In its report for February, the department of economic affairs said economic activities have gathered pace, with mild stiffening of the Covid-19 curve failing to deter a steady uptick in consumer sentiment that has been bolstered by the inoculation drive.
Nevertheless, it conceded that a “major downside risk to growth continues to be the pandemic-induced morbidity and fatality that has elevated health stimulus as a key macroeconomic lever for India’s continued economic recovery”.
The report said since GDP contraction has been distorted in FY21 on account of significant growth of subsidies, the change in GVA is a more appropriate measure to follow in the current fiscal.
Explaining the reason as to why the estimated 8% fall in real GDP is higher than that of 6.5% in real gross value added in FY21 (in the second advance estimate), the report said food and fertiliser subsidy from the budget estimate to the revised estimate of FY21 rose dramatically by `3.7 lakh crore. This was mainly due to the moving of certain below-the-line subsidy to above-the-line in view of the government’s decision to make the Budget numbers transparent.
“After making adjustments for pre-payment of loans of `2 lakh crore taken for paying subsidy of previous years, the balance `1.7 lakh crore emerged as the additional subsidy paid in the pandemic year. This enhancement between BE and RE caused the growth of subsidies to be significantly higher than the growth of indirect taxes. Consequently, GVA growth became higher or in other words GVA contraction became smaller than that of GDP,” the report said.
However, in the next fiscal, the annual subsidy growth estimated over the unusually large base of FY21, will again become lower than the growth of indirect taxes. So, real GDP growth will exceed real GVA growth in FY22. Against this backdrop, the change in GVA is a more appropriate measure than that in GDP to track this fiscal, it argued.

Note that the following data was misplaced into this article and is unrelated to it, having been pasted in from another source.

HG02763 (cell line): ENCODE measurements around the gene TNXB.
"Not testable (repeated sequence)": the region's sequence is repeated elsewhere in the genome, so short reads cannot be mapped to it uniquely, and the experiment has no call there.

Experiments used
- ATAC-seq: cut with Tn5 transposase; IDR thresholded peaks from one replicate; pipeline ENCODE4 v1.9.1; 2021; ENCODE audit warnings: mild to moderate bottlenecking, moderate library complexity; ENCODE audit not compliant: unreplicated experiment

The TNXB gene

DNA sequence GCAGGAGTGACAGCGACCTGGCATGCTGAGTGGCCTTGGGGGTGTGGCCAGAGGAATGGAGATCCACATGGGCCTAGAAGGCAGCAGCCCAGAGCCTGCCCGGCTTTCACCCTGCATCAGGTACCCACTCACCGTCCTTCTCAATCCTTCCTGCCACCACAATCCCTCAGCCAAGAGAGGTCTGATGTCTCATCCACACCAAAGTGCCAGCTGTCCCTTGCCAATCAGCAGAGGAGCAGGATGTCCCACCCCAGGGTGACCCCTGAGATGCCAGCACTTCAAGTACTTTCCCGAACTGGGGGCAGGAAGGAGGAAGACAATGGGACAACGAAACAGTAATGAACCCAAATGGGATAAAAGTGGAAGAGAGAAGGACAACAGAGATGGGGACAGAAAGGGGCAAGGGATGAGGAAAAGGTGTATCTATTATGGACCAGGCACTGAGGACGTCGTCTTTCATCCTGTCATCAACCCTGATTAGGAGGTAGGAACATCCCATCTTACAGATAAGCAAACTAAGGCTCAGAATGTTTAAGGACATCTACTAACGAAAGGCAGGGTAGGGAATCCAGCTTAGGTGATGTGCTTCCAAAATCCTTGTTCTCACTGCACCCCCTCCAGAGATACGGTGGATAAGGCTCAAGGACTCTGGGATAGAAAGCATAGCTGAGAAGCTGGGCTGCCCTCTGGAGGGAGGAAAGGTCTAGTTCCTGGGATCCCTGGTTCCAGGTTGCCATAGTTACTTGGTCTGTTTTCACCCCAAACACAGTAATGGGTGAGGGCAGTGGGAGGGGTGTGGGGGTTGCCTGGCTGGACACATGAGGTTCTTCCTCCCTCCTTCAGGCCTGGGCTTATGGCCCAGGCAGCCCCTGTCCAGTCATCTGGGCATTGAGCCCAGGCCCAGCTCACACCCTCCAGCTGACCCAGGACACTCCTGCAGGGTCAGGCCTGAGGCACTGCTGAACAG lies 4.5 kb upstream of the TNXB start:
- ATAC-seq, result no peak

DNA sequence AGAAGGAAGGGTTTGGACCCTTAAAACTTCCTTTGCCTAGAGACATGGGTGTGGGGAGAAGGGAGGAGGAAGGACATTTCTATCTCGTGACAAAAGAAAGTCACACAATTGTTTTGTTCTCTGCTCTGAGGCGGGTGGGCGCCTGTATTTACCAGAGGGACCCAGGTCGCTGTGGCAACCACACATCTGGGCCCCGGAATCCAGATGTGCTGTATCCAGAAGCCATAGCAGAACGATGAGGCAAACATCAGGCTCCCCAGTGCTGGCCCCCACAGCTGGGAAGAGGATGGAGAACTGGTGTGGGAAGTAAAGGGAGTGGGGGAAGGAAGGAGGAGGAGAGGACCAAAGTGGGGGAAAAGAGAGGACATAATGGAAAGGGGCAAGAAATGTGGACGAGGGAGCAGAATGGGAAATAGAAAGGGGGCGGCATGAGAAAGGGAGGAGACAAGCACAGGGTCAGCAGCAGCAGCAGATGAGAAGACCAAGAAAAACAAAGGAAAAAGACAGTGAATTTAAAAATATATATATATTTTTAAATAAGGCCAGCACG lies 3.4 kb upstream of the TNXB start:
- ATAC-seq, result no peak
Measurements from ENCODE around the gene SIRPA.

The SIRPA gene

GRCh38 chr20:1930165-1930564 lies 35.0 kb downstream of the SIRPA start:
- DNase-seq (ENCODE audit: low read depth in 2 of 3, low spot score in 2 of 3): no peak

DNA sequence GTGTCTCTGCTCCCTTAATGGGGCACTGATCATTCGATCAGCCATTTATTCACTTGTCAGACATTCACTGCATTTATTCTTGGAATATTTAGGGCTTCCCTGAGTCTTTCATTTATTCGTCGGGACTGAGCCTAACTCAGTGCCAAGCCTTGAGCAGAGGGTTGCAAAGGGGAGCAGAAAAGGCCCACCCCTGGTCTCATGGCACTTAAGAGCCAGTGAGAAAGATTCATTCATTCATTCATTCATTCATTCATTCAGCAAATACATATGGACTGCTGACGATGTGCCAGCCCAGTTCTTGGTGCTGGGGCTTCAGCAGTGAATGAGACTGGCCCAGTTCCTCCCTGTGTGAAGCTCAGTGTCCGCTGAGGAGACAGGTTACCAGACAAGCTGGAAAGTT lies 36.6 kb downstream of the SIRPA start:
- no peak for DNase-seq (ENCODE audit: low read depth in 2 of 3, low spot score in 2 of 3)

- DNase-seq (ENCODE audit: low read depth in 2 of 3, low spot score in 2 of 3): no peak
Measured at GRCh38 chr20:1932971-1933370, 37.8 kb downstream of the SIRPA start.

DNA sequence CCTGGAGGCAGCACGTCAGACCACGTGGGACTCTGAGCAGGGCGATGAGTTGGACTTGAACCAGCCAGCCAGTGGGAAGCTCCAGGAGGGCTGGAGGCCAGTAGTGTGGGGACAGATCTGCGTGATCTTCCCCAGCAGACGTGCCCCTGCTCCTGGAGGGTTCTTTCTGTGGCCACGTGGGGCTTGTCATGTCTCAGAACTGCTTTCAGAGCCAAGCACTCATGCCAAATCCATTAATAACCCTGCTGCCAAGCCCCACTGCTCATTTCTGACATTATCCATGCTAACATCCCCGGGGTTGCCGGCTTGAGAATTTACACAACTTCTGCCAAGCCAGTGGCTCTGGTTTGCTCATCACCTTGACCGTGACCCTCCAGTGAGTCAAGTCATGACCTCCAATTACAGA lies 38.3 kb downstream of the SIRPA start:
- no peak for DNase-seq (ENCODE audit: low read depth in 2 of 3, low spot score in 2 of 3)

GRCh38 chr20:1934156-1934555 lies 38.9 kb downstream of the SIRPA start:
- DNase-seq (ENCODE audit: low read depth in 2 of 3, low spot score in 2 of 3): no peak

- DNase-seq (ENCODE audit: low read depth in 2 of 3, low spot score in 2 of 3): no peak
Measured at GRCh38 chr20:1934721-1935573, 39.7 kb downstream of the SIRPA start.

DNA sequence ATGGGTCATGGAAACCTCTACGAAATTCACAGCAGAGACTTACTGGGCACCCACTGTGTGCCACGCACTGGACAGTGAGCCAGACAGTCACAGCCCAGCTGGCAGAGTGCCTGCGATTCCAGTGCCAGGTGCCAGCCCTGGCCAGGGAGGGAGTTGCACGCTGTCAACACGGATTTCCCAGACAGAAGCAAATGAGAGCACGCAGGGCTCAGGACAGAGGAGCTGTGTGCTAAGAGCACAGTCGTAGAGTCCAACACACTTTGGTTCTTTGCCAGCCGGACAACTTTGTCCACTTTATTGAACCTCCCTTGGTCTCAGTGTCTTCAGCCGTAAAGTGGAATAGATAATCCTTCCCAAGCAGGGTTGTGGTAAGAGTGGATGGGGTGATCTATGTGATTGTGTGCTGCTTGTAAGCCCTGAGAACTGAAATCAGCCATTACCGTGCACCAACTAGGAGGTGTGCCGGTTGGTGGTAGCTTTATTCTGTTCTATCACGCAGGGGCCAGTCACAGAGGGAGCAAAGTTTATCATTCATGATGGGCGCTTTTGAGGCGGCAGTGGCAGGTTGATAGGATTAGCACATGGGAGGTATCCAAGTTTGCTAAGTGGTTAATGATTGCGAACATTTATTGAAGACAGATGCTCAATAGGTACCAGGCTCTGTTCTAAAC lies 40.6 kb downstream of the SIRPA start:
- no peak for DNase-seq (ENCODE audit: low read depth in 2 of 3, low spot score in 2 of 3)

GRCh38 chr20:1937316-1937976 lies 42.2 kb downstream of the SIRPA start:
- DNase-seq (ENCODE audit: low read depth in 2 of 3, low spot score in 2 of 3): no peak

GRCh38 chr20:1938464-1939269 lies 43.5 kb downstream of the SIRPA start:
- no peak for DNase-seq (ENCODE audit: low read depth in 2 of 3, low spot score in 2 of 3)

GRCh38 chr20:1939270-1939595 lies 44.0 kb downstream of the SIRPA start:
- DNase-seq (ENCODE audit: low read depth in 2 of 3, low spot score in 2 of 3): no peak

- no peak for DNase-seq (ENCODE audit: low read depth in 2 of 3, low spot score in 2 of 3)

The report said rapid production and deployment of vaccination will be critical to taking forward the health stimulus deep into FY22. India is well in position to do so, having become the largest producer of vaccine in the world and currently ranked third (after the US and the UK) in administering vaccine doses, the report said.
The positive GDP growth (0.4%) in the third quarter of FY 21, for the first time since the onset of the Covid-19 pandemic, adds to the positive sentiment, it said.
The expansion of services activity since the beginning of 2021 is particularly noteworthy. “The pick-up in construction activity, with its wide array of backward and forward linkages, is slowly developing into a critical growth lever of the economy,” the report said.
Agriculture continues to show robust growth and is instrumental in strengthening rural demand along with MGNREGS that has created 350 crore person days of employment in 11 months of FY 21, 41.6% higher than a year before.
Aided by rising rural incomes and growing preference for private transport, growth in automobile sales is “reassuring of a demand resumption further strengthened by softening of inflation to a 16-month low of 4.1% in January 2021”. Strengthening of demand is further in evidence with imports growing between December 2020 and February 2021.